A Multidimensional Model of Biological Sex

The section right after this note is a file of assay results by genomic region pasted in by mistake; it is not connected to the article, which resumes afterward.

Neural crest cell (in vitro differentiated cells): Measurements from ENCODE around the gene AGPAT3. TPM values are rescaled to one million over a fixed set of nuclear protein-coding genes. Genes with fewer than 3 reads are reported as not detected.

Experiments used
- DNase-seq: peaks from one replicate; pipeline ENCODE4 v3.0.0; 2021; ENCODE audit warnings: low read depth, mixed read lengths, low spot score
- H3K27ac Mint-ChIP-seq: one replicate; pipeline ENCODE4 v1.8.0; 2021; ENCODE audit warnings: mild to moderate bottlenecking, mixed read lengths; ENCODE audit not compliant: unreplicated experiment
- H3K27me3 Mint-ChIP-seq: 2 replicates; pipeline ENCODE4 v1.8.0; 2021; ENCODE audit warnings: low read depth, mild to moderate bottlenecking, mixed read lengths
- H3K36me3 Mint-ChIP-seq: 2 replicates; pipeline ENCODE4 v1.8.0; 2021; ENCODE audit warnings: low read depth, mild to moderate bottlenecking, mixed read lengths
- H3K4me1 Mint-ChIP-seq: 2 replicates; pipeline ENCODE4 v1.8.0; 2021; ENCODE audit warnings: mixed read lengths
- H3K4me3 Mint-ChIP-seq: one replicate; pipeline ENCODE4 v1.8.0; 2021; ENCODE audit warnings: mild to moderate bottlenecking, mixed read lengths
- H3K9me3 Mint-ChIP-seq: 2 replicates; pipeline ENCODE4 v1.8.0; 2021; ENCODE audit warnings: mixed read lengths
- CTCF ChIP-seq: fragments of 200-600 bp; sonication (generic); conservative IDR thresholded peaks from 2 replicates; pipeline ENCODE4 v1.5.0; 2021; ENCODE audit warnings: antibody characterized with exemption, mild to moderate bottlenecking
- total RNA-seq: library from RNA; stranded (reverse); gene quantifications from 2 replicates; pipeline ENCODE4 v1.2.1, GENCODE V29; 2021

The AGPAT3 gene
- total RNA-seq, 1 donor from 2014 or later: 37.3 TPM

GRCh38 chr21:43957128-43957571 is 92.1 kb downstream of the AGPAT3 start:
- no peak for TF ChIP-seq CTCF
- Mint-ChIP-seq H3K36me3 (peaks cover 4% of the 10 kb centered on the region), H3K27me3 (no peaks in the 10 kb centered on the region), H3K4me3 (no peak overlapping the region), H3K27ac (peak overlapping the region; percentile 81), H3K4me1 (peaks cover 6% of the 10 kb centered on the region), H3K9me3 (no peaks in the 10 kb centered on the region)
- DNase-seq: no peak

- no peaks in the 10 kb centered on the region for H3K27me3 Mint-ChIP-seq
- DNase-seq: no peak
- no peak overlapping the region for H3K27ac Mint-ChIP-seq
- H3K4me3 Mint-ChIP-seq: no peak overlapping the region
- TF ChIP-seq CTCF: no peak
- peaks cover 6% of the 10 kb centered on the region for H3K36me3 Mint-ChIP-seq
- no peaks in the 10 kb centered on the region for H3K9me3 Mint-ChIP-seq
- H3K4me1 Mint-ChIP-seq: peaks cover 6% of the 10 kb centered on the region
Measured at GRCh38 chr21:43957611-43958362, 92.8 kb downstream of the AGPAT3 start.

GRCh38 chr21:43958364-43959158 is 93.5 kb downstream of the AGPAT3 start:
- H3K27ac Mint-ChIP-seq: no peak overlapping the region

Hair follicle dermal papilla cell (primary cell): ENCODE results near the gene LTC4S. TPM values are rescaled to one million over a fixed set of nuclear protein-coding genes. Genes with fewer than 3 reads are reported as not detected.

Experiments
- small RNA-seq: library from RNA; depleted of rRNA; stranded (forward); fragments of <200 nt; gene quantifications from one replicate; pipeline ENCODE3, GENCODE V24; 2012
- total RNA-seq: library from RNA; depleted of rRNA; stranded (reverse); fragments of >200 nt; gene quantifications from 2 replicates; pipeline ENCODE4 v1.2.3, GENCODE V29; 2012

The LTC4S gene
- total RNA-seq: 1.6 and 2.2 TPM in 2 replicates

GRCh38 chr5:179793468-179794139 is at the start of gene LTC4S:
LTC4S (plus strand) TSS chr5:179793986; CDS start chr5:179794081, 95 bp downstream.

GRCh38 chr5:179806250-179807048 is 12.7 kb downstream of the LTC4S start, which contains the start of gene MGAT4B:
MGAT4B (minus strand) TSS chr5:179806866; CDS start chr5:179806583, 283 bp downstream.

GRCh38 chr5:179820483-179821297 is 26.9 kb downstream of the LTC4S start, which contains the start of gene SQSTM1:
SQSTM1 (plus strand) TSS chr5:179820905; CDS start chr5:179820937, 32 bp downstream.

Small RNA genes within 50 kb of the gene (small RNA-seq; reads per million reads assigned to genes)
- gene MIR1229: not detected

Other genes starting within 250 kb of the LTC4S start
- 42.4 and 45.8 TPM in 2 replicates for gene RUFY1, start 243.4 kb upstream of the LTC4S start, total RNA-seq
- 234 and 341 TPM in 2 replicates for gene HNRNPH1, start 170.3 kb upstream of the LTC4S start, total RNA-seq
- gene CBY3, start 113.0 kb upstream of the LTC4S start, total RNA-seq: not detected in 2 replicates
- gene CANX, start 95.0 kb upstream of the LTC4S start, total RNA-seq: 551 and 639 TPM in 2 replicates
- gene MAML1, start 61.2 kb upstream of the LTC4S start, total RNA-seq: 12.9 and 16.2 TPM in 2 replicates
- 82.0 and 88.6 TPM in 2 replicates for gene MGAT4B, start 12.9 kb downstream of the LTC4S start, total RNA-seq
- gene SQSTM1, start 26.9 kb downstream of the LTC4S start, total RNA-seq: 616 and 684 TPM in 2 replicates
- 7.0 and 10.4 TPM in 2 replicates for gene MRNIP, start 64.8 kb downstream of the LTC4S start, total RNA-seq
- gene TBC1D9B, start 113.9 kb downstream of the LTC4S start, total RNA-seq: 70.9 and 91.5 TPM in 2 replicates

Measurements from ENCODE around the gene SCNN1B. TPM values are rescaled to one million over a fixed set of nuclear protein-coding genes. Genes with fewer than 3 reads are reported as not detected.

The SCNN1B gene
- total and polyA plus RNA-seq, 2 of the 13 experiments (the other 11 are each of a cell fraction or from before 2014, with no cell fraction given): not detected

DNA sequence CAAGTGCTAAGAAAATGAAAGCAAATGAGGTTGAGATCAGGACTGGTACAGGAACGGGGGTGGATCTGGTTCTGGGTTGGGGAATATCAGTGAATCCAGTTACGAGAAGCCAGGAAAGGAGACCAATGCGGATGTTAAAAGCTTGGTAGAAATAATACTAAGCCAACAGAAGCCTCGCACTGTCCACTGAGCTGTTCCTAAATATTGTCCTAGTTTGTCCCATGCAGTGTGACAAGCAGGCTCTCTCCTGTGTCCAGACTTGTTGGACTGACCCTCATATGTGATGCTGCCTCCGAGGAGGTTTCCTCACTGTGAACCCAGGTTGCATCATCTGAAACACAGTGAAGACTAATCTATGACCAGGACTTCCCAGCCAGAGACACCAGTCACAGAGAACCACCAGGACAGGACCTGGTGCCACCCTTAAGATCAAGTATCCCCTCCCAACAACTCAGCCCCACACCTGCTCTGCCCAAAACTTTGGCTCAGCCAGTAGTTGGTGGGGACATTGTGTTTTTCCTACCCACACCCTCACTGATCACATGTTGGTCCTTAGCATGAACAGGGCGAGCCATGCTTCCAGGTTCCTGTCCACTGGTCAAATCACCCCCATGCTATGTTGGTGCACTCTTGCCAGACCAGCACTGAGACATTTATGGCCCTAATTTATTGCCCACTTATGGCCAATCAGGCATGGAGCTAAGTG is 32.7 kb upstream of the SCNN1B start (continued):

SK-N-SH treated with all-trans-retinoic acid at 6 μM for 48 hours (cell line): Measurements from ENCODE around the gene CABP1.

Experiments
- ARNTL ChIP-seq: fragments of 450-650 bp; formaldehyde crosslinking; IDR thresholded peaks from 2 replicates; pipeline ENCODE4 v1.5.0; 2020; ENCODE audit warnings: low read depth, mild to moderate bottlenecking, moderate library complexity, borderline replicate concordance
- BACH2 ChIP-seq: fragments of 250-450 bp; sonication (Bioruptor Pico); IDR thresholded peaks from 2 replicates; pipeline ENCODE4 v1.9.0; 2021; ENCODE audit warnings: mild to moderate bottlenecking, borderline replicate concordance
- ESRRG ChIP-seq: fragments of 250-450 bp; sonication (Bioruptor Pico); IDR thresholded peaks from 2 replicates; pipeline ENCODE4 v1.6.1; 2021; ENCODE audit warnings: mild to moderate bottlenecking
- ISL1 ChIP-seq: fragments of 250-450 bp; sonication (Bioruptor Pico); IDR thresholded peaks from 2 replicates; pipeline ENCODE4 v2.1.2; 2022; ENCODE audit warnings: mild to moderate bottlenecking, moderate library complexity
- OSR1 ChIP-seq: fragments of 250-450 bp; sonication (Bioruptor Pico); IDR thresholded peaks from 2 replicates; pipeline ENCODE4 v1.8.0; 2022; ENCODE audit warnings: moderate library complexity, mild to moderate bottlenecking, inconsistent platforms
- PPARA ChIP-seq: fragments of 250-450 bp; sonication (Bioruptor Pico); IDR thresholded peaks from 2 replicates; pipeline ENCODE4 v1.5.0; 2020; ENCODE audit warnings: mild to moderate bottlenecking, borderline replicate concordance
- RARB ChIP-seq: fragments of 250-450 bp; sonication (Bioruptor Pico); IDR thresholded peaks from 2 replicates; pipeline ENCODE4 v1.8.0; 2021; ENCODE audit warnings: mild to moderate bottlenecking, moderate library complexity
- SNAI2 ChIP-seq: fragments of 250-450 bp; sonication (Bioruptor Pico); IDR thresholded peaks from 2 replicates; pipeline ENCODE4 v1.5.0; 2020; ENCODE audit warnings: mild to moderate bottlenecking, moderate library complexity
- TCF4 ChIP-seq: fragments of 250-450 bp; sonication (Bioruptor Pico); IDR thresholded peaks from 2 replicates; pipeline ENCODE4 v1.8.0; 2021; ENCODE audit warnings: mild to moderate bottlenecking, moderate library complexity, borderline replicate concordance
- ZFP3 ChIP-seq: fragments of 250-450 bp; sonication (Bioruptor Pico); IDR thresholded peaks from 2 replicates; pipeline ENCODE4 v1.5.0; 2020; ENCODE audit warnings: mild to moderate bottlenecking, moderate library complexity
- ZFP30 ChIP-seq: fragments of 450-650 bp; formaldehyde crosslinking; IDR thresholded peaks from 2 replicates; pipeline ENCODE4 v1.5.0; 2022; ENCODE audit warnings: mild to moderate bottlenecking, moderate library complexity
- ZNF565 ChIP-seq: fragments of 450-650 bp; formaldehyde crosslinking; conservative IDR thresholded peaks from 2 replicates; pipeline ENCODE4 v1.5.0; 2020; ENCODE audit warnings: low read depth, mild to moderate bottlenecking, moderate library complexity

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This dissertation is about biological sex and how we ought to make sense of it. By biological sex I mean those elements of an individual’s body that are involved in reproduction of the individual’s species; by make sense of it I mean the way in which the occurrence of these elements and their interactions are conceptualized in our minds. Given certain things that are known about sex and reproduction, I argue in this dissertation that sex, maleness, and femaleness ought to be conceptualized in a specific way: this specific way is what I call the multidimensional model of sex. My argument challenges what I call the folk understanding of biological sex, which is (generally speaking) the understanding that most people in most places have about what makes a person male or female. This understanding, I argue, takes the concepts MALE and FEMALE to be logically opposed and atomistic, and constitutive of categories with homogeneous members. I explore three important facts that challenge this understanding: 1) the emphasis on continuity within biological thought, 2) the understanding of sex differences within biology, and 3) the occurrence of intersexuality in human beings. Some authors have already proposed continuum-based understandings of SEX as a replacement for the folk understanding. I identify and discuss three of these: 1) the basic continuum model (Fausto-Sterling 1993, 2000; Blackless, et al. 2000; Kessler 1998; Preves 2003; Intersex Society of North America 2011a; Organisation International des Intersexués 2011a), 2) the multiple continua model (Stoltenberg 1989), and 3) the hybrid model (Stein 2001; Dreger 1998). Inherent to different degrees within each of these models is the belief that maleness and femaleness are somehow conceptually opposite (which is a belief also shared by the folk understanding). This belief, I argue, is not borne out in nature, as demonstrated in part by the occurrence of intersexuality in the species Homo sapiens, and the occurrence of hermaphroditism in other species. These occurrences, I argue, suggest another way to make sense of sex. The model of sex that I present is inspired by the occurrence of intersexuality and hermaphroditism, and also by Sandra Bem’s (1974) work on the concept ANDROGYNY. Bem reconceptualized masculinity and femininity as dimensions of psychological androgyny. I argue that the concepts MALE and FEMALE, and thus BIOLOGICAL SEX, can be understood in a similar way. I propose a multidimensional model of SEX that includes the concepts MALE and FEMALE as intersecting continua that create a space in which the separate features of an individual’s sex are each individually located. The dissertation concludes by discussing the moral implications of the multidimensional model, as some of our judgments about the rightness or wrongness of a person’s actions are related to our understanding of that person’s sex. But if the words male and female come to refer to individual parts of the body and not whole people (as I argue they would, if the multidimensional model were adopted), how would our ideas about the moral acceptability of certain actions and practices change? By examining this general question, I show that adoption of the multidimensional model of sex is important not just because it offers a more biologically accurate representation of sex: it is also important, I conclude, because there is good reason to think that adopting it could improve the quality of life for many.